Synthetic Full Backup with MSP360 Managed Backup Service
When you back up your data regularly, performing full backups all the time might be way too resource-demanding. The alternative is a synthetic full backup, which saves your time and bandwidth.
Check out the video version of this guide: Synthetic Full Backup in MSP360 Managed Backup
What Is Synthetic Full Backup?
Synthetic full backup is an enhanced type of full backup that has all the pluses of a full one but lacks its minuses. The main feature of a synthetic full backup is synthesizing the data in subsequent backups; blocks of data that don’t contain any changes are replicated within the storage, and then the changed blocks are added from the user’s computer.
Thus, everything goes faster, because there’s no need to upload unnecessary information and hence tie up the line. It is very useful when you have large datasets, especially with infrequent modifications. For example, if you back up your whole system from time to time, it is worth using synthetic full backup, since most of the data remains unchanged.
The Mechanics of Synthetic Full Backup
The first backup is always a full one; all the data is copied into storage and saved there. After some time, when you decide to back up your data once again, here is what happens:
- First, MSP360 Backup compares the blocks of data in storage and on your machine.
- All the blocks that were not changed are copied inside the storage, so it doesn’t depend on your bandwidth; everything is done on the storage side.
- Then, the new data blocks or any pre-made modifications are defined.
- Lastly, these blocks are combined with the data that is already in the storage, and the new version is ready.
Further reading Synthetic Full Backup Explained
How to Set Up Synthetic Full Backup in Managed Backup Service
Before you start, please note: the synthetic full backup feature is currently supported for Amazon S3 and Wasabi Cloud Storage solutions only.
Enter the Web control panel, select the RMM tab, and click Remote Management.
You’ll see a list of all your endpoints. Find the required computer and click the gear icon on the right. Then, select Show Plans from the drop-down menu.
To add a new plan, click + on the side panel and select Image Based in the Backup section. You’ll be able to add a Synthetic Full Backup option later.
Once the wizard is launched, set up a plan name for the backup with the required details.
Then, select the preferred storage type and account.
In this step, choose what to save in the storage: system-required partitions only, all of them, or select the partitions manually. After you are done, press “Next”.
Specify the compression and encryption options on this tab. Compression allows your data to take less space in the storage, and encryption makes it more secure. Enter a strong password to protect your data and note that you won’t be able to access it if you forget the password. Click Use server side encryption for your backup to be protected from the storage side.
Next, customize the retention policy for your backup plan. Either select the default one, or specify when the versions should be purged, and how many versions you need to store. Pay particular attention to this policy if you fall under compliance.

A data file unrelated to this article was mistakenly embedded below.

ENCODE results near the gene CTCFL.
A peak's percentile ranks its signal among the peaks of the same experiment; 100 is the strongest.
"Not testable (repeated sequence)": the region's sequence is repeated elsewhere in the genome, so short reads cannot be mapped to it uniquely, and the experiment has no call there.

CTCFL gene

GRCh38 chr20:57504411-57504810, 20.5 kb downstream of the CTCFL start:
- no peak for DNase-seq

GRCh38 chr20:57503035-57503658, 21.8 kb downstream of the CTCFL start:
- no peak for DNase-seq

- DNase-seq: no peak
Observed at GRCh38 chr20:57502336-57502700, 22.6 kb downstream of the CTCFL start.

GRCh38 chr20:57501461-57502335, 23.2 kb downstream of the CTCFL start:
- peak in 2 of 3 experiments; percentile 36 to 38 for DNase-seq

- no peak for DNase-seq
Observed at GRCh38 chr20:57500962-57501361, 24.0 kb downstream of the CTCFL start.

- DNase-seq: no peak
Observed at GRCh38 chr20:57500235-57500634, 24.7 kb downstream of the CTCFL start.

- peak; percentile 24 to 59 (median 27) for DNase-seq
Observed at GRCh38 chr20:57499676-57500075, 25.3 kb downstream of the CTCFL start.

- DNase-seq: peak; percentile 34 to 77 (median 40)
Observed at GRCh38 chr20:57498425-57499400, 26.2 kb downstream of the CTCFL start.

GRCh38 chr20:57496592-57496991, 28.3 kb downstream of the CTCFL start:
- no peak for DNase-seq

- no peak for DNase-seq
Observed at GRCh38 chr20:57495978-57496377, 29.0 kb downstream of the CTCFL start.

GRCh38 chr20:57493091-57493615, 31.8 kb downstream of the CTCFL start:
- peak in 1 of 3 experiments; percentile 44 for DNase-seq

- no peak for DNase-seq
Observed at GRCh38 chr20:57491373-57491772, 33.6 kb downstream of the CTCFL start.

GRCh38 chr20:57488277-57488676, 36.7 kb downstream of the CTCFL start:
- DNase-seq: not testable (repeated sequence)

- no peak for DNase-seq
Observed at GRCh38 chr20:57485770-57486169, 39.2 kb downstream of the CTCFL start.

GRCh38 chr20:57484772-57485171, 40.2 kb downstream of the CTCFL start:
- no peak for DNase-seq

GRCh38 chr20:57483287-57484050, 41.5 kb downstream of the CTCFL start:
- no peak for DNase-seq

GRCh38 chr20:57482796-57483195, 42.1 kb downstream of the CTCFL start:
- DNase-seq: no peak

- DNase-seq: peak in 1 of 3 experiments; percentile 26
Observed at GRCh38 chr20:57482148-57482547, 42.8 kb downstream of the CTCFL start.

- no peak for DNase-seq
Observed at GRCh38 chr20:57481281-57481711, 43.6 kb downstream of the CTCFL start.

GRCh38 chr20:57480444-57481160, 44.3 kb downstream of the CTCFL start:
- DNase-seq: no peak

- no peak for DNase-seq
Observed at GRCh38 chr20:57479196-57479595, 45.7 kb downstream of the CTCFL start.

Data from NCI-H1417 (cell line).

Further reading Backup Retention Policies and Versioning
The Advanced options section is where you switch on the Synthetic Full Backup option.
In this example, we use Amazon S3 storage, so there are preferences available for AWS clients: acceleration and storage class. You can also exclude files or folders to lower the size of your backup. Change VSS options if needed; switch off the usage of the Shadow Copy technology to make a backup not from a snapshot but from the file system directly, and employ system VSS provider if you want to. The pre-fetcher option is also useful: with it, files are opened in read-only mode and placed into the cache before they are actually processed.
The higher the prefetch block count value is, the faster backup goes, but this requires your hard drive resources.
Determine the schedule of your plan. Select the No schedule option to run it manually, or choose a specific date and time to set up a convenient schedule. Select the Recurring option to specify the exact time settings for your backup plan. There are two schedule options: simple and advanced recurring.
The simple recurring method is a set of templates. You can set the frequency of full and block-level backups here.
The advanced recurring option allows you to customize the schedule more precisely. Set up your preferences for the full and block-level incremental backup schedules.
In the Schedule Options tab, you can set some more options: choose the Stop the plan if it runs for option to interrupt a backup plan that takes too long. Check the Run missed scheduled backup immediately when computer starts up box to run the missing backup plan once the machine is launched. Enable the Alert plan as overdue after option to receive notifications if the backup plan fails after the specified time span. Once done, move to the next step.
In the Pre / Post actions section, customize actions before and/or after the backup plan is completed by using scripts, and whether your local repository should be synchronized with storage.
The last step is setting up notifications: choose whom to notify if your backup completes or fails. Check out this guide to find more information on notifications.
Once you’ve done everything, the plan will appear in your plans list.
The synthetic full backup is a very efficient backup type. It inherits all the full backup’s advantages and requires fewer resources, such as time and bandwidth workload. The synthetic full backup reaches the best performance when it is applied to big datasets with infrequent changes – for example, when you regularly back up your system image.